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Archived: Seabrooke Manor Care Home Requires improvement

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Inspection report

Date of Inspection: 17, 18 September 2014
Date of Publication: 28 October 2014
Inspection Report published 28 October 2014 PDF | 93.66 KB


Inspection carried out on 17, 18 September 2014

During a routine inspection

Two inspectors carried out this inspection. We considered all the evidence we had gathered under the outcomes we inspected. We used the information to answer the five questions we always ask:-

� Is the service safe?

� Is the service effective?

� Is the service caring?

� Is the service responsive?

� Is the service well led?

This is a summary of what we found.

Is the service safe?

We spent time in all four units and observed how people were supported by the staff. We saw that staff treated people with respect and were kind to them. Relatives told us that they felt people were safe. One relative told us, �I think about [my relative] all the time but I know they are safe here. The care is great.� Another said, �I�m confident she is very safe here.� However, for some people, we found that their care and treatment did not reflect relevant research and guidance. It was not planned and delivered in a way that was intended to ensure people's safety and welfare.

Staff had received training in relation to the Mental Capacity Act 2005 and Deprivation of Liberty Safeguards (DoLS). When there were concerns about a person's ability to make a decision affecting their safety and welfare a mental capacity assessment had been carried out and a DoLS put in place. However, specific aspects of decision making had not been explored and some aspects of people�s care and support may have been provided without appropriate consents.

We found that the provider had effective recruitment and selection procedures in place. Hence, staff were appropriately recruited to ensure that they were suitable to work with vulnerable adults.

Is the service effective?

People were supported to receive the healthcare that they needed. Records showed that people saw the relevant healthcare professionals. For example, we saw that referrals were made to the dietician when there were concerns about people�s weight. The GP, dietician and tissue viability nurse were all involved in peoples� care when needed.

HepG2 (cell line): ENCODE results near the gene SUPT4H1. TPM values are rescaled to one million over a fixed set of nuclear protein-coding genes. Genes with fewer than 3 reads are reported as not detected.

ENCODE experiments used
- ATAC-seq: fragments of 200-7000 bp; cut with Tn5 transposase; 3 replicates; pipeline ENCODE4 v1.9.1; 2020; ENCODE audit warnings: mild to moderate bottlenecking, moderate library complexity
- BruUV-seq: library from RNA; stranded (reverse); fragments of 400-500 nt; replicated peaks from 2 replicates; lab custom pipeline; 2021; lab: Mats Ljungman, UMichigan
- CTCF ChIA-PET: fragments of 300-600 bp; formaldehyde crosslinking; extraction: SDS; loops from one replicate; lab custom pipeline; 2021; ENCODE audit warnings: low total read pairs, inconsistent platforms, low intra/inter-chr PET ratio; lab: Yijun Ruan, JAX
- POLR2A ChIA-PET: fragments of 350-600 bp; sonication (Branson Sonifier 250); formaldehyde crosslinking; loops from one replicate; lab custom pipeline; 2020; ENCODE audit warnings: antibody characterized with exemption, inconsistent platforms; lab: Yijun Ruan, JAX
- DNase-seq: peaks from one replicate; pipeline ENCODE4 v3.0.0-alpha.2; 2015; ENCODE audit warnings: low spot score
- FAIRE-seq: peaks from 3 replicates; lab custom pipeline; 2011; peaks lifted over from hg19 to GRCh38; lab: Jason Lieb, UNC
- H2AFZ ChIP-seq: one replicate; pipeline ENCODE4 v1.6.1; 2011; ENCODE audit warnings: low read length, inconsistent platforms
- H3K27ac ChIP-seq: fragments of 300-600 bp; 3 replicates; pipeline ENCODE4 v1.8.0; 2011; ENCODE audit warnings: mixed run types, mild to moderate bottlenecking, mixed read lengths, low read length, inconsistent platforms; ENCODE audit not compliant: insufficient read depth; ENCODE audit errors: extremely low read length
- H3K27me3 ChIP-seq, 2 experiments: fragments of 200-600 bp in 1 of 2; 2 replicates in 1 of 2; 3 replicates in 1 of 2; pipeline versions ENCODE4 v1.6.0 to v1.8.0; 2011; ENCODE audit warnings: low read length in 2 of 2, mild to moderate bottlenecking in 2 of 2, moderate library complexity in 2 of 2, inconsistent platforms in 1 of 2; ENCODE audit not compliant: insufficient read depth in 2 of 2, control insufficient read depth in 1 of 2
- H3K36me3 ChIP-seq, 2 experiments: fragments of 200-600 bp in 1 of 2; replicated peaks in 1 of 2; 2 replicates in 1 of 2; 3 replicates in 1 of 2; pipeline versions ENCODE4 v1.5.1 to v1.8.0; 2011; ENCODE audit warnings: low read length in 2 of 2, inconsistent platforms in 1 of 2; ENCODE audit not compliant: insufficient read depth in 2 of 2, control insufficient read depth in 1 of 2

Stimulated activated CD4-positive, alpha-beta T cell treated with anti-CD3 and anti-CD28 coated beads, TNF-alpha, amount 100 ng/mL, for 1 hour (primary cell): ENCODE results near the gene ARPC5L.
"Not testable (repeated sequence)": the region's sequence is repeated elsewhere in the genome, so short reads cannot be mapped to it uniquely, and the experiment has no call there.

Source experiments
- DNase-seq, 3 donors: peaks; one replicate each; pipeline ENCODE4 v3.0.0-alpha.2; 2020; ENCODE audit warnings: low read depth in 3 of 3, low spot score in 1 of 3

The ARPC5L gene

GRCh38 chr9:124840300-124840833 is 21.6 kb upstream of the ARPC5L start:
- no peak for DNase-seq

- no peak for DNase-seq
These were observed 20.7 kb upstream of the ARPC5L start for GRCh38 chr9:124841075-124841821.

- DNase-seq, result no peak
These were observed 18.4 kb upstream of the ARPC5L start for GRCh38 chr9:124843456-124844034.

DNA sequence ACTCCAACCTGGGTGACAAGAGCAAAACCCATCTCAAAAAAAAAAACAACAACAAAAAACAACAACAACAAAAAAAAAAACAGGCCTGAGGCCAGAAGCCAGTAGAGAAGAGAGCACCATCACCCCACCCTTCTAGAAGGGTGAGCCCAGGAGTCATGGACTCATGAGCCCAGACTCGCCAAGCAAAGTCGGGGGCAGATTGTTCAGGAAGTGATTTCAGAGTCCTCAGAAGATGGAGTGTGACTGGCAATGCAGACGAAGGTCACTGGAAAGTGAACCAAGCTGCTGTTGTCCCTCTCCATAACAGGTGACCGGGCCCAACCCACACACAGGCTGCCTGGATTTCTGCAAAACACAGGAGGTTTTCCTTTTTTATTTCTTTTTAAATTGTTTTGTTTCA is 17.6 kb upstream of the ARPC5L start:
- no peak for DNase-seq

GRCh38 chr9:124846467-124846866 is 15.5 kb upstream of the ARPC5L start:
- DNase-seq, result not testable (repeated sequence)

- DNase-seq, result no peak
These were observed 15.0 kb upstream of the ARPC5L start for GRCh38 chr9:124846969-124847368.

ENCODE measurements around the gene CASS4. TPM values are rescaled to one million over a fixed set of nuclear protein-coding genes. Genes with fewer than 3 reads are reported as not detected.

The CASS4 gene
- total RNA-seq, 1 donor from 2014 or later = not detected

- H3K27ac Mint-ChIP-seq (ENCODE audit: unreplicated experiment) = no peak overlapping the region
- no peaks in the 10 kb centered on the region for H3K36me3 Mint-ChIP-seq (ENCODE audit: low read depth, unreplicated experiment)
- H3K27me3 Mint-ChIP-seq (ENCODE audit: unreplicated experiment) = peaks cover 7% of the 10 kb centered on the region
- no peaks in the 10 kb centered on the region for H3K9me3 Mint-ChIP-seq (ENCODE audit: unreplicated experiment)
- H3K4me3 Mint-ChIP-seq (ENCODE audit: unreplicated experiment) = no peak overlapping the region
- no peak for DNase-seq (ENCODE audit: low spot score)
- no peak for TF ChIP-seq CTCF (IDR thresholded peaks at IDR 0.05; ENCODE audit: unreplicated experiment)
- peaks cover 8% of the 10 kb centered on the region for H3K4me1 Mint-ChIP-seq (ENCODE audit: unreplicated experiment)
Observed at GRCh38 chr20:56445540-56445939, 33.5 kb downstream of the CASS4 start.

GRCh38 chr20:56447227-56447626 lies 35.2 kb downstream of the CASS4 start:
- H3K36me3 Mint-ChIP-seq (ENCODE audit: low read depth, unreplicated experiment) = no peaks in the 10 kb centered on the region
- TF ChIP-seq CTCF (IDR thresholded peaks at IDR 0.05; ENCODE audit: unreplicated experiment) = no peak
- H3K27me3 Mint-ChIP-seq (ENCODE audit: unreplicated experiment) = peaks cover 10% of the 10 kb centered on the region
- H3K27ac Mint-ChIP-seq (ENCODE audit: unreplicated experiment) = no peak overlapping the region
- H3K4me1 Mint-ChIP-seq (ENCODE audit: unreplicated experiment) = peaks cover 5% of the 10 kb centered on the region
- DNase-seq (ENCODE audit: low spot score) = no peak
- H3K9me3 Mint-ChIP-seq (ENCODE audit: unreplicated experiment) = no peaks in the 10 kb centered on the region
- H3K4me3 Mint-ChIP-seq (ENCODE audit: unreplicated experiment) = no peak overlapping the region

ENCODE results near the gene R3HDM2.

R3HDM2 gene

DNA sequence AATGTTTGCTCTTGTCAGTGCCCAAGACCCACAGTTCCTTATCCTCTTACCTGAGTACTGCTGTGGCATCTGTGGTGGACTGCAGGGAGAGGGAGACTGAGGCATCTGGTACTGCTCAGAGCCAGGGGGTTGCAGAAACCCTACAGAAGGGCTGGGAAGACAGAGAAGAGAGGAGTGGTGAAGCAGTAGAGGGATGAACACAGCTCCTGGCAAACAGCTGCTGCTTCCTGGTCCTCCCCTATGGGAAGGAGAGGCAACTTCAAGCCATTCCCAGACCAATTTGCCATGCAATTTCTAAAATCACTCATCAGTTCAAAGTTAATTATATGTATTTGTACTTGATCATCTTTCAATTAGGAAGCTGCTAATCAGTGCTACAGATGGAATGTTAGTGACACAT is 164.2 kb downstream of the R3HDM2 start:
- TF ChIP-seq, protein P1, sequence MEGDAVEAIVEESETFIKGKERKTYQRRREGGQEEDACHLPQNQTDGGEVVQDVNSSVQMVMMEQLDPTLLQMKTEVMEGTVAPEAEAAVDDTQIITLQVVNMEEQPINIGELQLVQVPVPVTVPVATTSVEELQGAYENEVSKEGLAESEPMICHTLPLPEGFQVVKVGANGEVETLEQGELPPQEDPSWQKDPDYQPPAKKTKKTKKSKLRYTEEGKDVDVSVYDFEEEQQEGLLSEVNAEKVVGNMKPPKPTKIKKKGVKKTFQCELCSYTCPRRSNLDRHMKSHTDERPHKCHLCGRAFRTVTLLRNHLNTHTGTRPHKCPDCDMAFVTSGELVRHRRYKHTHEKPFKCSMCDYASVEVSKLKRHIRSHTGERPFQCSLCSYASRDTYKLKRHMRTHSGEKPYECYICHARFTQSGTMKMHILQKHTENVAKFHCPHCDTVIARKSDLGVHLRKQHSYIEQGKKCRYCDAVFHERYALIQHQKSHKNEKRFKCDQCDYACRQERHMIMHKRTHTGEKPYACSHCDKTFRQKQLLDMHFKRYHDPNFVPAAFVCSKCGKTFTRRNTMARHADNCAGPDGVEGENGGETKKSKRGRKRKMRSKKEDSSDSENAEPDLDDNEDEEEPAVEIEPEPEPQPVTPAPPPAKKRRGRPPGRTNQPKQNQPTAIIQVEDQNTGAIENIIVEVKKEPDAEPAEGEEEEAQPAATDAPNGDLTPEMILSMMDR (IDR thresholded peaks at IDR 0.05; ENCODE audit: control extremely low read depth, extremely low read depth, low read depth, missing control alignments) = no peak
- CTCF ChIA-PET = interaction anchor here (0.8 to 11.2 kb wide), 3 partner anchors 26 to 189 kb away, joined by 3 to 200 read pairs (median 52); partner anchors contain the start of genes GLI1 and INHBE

People's care needs were assessed and plans of care developed from these. Staff had a good understanding of people's individual and assessed needs and of individual preferences. However, updates to care plans did not always reflect relevant changes in the person�s health and/or wellbeing.

Is the service caring?

Relatives and people who used the service were positive about the care provided by the staff team. One relative told us, �They do look after her well.� A person who used the service told us �The attitude of staff towards residents is very good.�

We observed that staff supported people where required and were respectful of their privacy.

Is the service responsive?

Care staff were able to tell us about peoples� needs and how they supported and cared for them. The service was responsive to their changing needs. For example, we saw that timely referrals were made to the GP when there were concerns about a person refusing their medication.

Is the service well led?

The service had a registered manager in post and a clear management structure that included a clinical lead and a lead person for each of the four units. Staff we spoke with said they felt that they received the support and guidance they needed to carry out their duties and to meet people�s needs. We observed a daily meeting held by the manager with the heads of each unit and of ancillary services. At this meeting information was shared about issues, what was happening on each unit as well as any concerns with regard to ancillary services. This enabled the management team to monitor the service provided.